Bishop Auckland-born playwright Paul Charlton is a busy man.

As well as writing and directing, he’s also teaching and, as he explains to Steve Pratt, appearing on stage in Edinburgh in his underpants.

PAUL CHARLTON wears so many hats that, metaphorically speaking, he could open a milliner’s shop. He’s even wearing a form of headgear – a beanie – in the picture advertising his appearance at this year’s Edinburgh Fringe Festival. He’s wearing little else.

Only his underpants.

The two men flanking him are similarly underdressed.

Collectively, they’re known as G3 – The Ginge, The Geordie and The Geek. And, if the pants don’t give it away, they do comedy.

The name isn’t strictly accurate as 27-yearold Charlton comes from Bishop Auckland, which means he’s not a Geordie. “I have a Bishop Auckland accent, but I’m a Geordie to everyone, so I play along with it,” he says.

His hats are many and varied – actor, writer, director, teacher. No wonder he arrives for our meeting at a pub-restaurant on a roundabout outside Bishop Auckland (ah, the glamorous showbusiness life) with a list of things to do in his hand.

He has been teaching in Bishop in between dashing up to Scotland to rehearse with G3 and down to London to work on his play, Crush.

“I just live out of a suitcase and the car, but that seems to be the way it is for now,” he says.

His schedule will be as packed as ever during his month in Edinburgh. Crush is on stage at 3.15pm, while the G3 show begins at another venue at 4.10pm. The time clash means he’ll only be able to see the production of his play on his day off.

The last time he did the world-famous Edinburgh festival, in 2003, his play, Love, Sex And Cider, won a Fringe First Award. That was a full-length version of a play he’d written as a 16-year-old, although his interest in the stage date back even earlier.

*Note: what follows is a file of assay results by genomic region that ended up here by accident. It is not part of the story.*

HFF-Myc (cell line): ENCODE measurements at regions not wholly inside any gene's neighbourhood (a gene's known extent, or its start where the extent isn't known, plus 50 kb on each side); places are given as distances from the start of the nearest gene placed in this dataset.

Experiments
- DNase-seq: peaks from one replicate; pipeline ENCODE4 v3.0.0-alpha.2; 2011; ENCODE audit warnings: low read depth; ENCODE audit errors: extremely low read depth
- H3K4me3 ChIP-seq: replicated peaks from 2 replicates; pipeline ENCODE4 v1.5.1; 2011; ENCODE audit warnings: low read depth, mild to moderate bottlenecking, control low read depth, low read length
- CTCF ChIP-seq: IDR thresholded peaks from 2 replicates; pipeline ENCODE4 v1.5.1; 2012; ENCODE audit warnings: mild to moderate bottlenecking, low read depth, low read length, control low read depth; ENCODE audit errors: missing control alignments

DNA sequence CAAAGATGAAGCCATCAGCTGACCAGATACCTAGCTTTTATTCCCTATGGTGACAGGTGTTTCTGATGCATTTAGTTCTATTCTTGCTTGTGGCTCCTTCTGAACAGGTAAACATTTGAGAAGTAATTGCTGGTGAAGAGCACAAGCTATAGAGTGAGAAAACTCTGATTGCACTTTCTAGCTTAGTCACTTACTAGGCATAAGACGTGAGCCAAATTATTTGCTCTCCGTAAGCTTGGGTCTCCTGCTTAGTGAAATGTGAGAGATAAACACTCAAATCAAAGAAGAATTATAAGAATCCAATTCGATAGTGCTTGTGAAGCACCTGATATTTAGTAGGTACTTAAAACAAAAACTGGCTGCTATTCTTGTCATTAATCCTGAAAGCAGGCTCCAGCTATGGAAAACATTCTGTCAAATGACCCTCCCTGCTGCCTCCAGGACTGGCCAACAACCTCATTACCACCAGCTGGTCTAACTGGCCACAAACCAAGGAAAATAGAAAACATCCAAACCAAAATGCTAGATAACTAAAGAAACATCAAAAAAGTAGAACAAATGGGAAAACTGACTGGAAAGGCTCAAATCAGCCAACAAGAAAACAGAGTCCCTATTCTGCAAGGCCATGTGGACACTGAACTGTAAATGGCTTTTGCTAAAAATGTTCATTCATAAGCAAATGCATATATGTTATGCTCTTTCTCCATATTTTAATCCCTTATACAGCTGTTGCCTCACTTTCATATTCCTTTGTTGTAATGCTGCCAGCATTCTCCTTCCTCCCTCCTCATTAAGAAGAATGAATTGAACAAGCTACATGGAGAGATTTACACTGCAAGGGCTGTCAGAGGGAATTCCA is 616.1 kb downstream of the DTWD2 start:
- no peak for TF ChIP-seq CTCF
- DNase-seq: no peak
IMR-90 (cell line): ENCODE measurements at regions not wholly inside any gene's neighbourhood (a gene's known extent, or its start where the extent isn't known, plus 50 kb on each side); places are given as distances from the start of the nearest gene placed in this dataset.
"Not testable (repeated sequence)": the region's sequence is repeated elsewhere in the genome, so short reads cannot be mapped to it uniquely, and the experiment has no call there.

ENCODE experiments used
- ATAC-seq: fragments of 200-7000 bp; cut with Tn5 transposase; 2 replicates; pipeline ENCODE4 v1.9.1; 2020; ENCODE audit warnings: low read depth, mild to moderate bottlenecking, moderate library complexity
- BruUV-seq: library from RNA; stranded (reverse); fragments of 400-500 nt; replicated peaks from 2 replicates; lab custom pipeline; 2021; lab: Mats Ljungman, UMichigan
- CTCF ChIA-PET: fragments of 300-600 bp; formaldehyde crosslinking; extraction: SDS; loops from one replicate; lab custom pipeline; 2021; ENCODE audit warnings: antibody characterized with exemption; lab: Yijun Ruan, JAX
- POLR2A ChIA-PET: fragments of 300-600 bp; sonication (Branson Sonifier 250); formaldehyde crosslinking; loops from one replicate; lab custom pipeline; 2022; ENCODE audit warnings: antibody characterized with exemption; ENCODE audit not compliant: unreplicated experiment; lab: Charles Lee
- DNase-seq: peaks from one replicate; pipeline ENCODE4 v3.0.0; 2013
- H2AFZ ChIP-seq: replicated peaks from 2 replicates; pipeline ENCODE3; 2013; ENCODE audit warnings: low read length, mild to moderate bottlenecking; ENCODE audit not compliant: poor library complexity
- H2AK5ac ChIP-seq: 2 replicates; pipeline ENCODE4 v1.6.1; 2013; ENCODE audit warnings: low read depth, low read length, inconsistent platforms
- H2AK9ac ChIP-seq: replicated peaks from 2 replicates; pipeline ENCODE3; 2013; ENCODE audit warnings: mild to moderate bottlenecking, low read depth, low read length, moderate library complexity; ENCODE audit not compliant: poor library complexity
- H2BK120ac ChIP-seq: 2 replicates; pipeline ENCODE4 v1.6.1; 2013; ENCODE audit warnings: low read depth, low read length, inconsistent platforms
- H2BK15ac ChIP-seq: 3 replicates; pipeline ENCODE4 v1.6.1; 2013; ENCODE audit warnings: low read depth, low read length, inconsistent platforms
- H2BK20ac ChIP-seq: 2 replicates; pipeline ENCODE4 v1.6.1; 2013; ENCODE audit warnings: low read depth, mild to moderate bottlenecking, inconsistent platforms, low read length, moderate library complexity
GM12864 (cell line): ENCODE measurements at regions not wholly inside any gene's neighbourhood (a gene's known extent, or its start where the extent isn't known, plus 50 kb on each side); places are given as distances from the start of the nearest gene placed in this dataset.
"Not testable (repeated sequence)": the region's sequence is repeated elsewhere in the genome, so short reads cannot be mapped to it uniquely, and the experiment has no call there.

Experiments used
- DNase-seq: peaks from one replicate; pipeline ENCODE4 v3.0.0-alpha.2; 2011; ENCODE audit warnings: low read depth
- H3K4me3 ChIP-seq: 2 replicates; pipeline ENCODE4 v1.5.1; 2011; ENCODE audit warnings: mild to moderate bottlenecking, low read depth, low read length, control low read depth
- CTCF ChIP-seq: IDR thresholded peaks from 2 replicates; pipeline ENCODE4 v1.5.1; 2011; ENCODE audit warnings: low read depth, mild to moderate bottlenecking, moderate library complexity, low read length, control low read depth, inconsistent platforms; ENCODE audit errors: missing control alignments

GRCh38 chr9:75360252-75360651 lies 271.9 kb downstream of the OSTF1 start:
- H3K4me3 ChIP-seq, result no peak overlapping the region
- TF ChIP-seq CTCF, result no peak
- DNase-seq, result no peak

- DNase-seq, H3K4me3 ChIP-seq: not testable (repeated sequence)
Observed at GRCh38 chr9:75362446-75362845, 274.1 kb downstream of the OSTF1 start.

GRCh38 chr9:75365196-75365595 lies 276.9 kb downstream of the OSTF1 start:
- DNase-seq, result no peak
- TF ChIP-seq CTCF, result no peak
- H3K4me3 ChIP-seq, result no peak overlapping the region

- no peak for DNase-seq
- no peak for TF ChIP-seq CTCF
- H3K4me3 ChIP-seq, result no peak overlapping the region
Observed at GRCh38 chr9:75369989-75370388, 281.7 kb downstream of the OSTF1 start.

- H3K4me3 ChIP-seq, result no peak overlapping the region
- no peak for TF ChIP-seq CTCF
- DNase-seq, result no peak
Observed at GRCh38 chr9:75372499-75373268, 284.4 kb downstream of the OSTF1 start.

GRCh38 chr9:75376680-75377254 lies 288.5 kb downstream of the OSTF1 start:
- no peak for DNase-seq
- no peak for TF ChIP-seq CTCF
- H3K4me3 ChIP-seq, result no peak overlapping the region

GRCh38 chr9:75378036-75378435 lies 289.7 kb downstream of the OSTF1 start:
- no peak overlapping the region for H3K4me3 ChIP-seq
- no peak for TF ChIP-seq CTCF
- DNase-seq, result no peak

He was 13 when he joined Bath – Bishop Auckland Theatre Hooligans. “It was acting to start with and I always used to go as a hobby,”

he recalls.

“Then I co-wrote one of Bath’s Christmas The Northern Echo Your campaigning newspaper Founded 1870 No 42,909 COMMENT Editor: Peter Barron Deputy editor: Chris Lloyd Head of advertising and marketing: Chris Moore Regional newspaper sales manager: Vickie Henderson Customer services: 01325-381313 Subscriptions: 01274-705248 or Newspaper sales: Head office: Priestgate, Darlington, Co Durham, DL1 1NF ■ The Northern Echo (price 45p) is published by Newsquest (North East) Ltd – a Gannett company – at Priestgate, Darlington, DL1 1NF.

12 LEADER AND COMMENT The Northern Echo MONDAY, AUGUST 3, 2009 May G-force be with you PANTS MEN: G3 – The Ginge, The Geordie and The Geek, Graeme Rooney, Paul Charlton and Kevin O’Loughlin Bishop Auckland-born playwright Paul Charlton is a busy man.

As well as writing and directing, he’s also teaching and, as he explains to Steve Pratt, appearing on stage in Edinburgh in his underpants Tears, but comfort too EVEN though they had been expecting it for some time, Sir Bobby Robson’s loved ones will be finding it hard to cope with his loss.

There will, of course, be a sense of relief that he is no longer suffering, but heartache too that such a special husband, father and grandfather has passed away.

And yet there is so much to console Sir Bobby’s family. They have their own treasured memories, but they also have an extraordinary public reaction to lift their spirits.

Over the weekend, thousands of people came to St James’ Park in Newcastle to pay their respects and lay flowers.

It has been an overwhelming outpouring of affection which has clearly been a great consolation to Sir Bobby’s widow, Elsie, and her sons.

So much so that they visited the stadium yesterday afternoon to see how one end has been turned into a shrine.

And, more importantly still, there is further comfort amid the grief in the knowledge that Sir Bobby’s wonderful fundraising for cancer research is continuing even after his death.

The total raised by his inspirational foundation has shot up by hundreds of thousands of pounds and now tops £1.63m.

With an autumn memorial service planned – hopefully at the most fitting of venues, Durham Cathedral, – the appeal will surely have broken through the £2m mark by the end of the year.